Universal Life Insurance in Canada

Universal Life Insurance in Canada: Flexible Type of Life Insurance
flexibility

This is a very flexible type of life insurance. It is especially suitable for those who are looking for permanent coverage and looking for flexibility on the choices of death benefits, premiums, and investments. Let’s explore the following different options.

 

Death Benefit Options:

  • Face Amount: This is the amount of payout written in the policy contract. To increase the amount, it usually requires the insured to go through medical underwriting again.
  • Face Amount + Fund:  One unique characteristic of the universal life insurance is the ability to accumulate fundings within the policy. The funding would be paid out together with the face amount when insured passes away. More details will be discussed in the “Fund Values” section.
  • Face Amount + Return of Premium: Although not every insurance company is offering this option, for those who does, the premium may be accumulated into the death benefits.

Premium Options:

  • Year Renewal Term (YRT): The premiums are low in the early years, which makes it easier to accumulate fundings. However, the premium would increase at a very rapid pace when insured is getting older. The premium duration will be highly depended on the investment performance. If the investments performed well, policy owners might be able to shorten the duration of premium payment. On the other hand, if the investment returns are not performing as well as expected, policy owner will have to continue paying premium for a longer period, else, the policy will run into the risk of being lapsed.
  • Level Cost Of Insurance (COI): The amount of premium would stay the same over time. This makes it easier to budget for the coverage.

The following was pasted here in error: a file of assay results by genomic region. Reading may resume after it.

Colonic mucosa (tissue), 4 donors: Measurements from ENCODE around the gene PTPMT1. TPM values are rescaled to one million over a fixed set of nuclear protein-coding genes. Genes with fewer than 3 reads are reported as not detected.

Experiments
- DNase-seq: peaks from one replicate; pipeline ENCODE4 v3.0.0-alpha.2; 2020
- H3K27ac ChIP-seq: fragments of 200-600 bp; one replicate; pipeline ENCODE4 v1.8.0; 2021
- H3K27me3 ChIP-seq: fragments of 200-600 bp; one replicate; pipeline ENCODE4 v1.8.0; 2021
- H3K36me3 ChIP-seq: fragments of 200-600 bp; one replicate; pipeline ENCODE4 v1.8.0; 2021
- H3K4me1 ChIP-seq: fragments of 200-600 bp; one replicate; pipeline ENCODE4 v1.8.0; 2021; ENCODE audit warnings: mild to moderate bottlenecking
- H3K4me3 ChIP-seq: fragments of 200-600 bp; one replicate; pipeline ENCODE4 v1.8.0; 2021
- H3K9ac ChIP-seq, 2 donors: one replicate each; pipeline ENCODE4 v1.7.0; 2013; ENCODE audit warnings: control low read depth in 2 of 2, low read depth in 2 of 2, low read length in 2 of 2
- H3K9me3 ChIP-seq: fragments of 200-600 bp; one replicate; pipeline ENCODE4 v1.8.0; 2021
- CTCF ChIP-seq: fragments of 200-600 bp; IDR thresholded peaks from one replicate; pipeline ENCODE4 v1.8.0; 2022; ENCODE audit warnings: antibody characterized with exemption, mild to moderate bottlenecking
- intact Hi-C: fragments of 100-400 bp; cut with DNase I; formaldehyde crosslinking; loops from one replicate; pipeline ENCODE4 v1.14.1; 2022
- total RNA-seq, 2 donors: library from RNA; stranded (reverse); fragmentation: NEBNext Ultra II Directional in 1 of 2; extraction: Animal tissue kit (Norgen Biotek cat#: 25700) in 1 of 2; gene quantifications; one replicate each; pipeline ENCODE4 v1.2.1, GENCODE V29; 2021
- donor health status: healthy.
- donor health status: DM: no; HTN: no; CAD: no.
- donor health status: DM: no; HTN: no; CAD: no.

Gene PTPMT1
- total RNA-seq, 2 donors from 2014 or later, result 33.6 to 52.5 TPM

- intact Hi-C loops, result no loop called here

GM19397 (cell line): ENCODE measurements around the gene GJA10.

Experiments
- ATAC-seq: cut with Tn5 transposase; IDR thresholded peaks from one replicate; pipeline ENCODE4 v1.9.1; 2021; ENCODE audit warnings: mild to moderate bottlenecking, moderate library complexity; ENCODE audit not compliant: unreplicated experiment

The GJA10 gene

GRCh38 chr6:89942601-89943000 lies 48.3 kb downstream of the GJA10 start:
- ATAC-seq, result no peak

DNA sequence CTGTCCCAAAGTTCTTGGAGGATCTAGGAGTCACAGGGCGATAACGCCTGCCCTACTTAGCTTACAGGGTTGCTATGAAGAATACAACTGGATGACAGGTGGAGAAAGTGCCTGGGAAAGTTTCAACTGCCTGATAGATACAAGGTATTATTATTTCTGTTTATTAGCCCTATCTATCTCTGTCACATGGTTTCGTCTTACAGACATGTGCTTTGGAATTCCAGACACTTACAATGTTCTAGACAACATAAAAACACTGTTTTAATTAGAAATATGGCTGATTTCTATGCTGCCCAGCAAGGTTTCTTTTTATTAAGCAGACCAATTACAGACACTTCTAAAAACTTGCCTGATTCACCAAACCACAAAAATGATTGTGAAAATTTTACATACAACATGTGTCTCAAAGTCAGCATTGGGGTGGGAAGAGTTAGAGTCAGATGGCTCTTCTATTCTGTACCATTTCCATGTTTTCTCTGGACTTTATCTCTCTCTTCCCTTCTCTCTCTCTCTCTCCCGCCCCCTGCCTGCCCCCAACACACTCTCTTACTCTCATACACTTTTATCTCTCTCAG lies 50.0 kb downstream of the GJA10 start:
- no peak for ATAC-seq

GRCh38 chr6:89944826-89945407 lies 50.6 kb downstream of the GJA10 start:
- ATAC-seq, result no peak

• Level COI with Guaranteed Paid Up: This option allows the contract to be paid up in a pre-selected time frame, which means premiums will only need to be paid for certain number of years, then coverage will last for the lifetime. Many insurance companies offer the choices of 10, 15, and 20 years.

Fund Values:

  • In order to accumulate fundings within the contract, one could deposit more than the cost of insurance. The fundings can been invested, and the choices typically include GICs, saving account and index based investments. Investments within the policy could grow in a tax deferred basis, while there is limit on the amount of how much one could deposit. However, investors should be aware of the investment risks involved, the Management Expense Ratio (MER) being charged, and surrender charge might be applied if fundings are withdrawn in the early years.

Cash Values: 

For policies that can be paid up, usually there are guaranteed cash value being built-in. This is the amount of money one could get back should they decide to cancel the coverage, and the amount is guaranteed in the contract. The value would grow over time, but usually there would be very little in the early years of the policy. Another way one could access the cash value without cancelling the policy is to borrow against it, but interest charges would applied.

Riders:

Beside the basic coverage, some universal life insurance plan could allow one to include other riders as well. For example riders of term insurance, critical illness insurance, disability insurance, waiver of premium and others may be available. Insurance companies may have different riders’ choices from one another.

 

Although universal life insurance’s flexibility is appealing to many people, one size doesn’t fit all, it is important to understand your needs and the plan’s features before applying for it.

 

 

 

 

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